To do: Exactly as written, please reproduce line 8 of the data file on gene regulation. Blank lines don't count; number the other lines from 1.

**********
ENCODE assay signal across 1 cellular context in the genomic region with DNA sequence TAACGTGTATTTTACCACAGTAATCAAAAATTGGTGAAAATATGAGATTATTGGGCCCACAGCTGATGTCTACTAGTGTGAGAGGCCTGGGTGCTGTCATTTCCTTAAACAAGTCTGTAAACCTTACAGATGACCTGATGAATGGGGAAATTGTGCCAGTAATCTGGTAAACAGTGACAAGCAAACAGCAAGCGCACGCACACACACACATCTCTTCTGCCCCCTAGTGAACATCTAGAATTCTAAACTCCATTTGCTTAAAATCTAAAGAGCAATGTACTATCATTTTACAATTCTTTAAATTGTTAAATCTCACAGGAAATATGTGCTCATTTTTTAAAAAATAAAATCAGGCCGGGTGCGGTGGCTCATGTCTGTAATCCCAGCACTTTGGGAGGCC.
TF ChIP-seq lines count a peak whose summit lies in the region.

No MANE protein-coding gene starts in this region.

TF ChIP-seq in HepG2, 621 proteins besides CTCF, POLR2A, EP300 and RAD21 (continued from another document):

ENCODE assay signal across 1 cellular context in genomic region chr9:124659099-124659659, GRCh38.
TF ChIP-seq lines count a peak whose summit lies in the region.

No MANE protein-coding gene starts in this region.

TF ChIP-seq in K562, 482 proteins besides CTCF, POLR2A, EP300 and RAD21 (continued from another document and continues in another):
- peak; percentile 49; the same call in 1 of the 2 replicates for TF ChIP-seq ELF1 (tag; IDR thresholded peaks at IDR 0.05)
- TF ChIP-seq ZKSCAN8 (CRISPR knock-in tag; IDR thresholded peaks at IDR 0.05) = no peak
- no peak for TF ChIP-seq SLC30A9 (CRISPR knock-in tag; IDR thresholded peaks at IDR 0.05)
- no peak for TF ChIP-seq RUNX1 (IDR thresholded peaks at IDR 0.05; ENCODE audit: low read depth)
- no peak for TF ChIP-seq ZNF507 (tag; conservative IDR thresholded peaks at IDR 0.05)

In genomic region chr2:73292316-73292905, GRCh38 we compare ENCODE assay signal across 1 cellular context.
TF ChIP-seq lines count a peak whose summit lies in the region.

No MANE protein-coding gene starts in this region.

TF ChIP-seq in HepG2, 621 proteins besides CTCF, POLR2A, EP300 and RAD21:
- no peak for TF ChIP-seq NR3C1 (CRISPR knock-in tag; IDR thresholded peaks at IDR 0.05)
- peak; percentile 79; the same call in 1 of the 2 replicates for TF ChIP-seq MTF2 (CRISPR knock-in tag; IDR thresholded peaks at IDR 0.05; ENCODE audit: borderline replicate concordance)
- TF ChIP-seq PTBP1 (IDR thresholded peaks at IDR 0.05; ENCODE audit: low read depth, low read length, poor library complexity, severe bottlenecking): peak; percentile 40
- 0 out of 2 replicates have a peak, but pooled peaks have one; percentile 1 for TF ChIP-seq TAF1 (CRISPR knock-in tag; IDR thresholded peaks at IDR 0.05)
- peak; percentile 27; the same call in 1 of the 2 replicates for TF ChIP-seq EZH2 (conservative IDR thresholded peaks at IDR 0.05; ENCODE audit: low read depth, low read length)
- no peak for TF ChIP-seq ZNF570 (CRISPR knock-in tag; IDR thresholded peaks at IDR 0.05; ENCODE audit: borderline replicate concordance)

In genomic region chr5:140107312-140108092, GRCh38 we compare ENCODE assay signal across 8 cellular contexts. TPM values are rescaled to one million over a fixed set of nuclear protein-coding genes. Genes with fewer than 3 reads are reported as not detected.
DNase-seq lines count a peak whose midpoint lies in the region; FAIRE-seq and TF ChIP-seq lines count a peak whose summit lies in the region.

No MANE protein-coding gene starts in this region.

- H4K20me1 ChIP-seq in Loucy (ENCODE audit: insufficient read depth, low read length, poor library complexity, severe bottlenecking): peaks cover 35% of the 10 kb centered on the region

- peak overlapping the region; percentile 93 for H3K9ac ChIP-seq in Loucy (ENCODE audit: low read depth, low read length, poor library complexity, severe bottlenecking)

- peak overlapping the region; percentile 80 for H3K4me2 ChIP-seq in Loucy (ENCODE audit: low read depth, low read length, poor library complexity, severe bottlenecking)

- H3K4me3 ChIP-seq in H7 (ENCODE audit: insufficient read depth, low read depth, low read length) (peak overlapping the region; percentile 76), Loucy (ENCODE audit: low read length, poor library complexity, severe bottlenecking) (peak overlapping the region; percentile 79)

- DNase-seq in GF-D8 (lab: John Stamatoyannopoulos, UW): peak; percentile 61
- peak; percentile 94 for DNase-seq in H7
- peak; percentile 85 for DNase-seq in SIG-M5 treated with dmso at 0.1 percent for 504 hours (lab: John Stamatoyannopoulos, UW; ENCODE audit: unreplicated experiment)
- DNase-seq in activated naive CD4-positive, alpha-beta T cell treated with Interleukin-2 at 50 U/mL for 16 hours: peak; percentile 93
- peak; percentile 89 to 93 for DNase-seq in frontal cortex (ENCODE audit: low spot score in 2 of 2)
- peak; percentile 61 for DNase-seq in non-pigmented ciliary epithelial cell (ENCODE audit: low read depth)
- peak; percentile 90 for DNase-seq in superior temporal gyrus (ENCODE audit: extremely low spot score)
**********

TF ChIP-seq in K562, 482 proteins besides CTCF, POLR2A, EP300 and RAD21 (continued from another document and continues in another):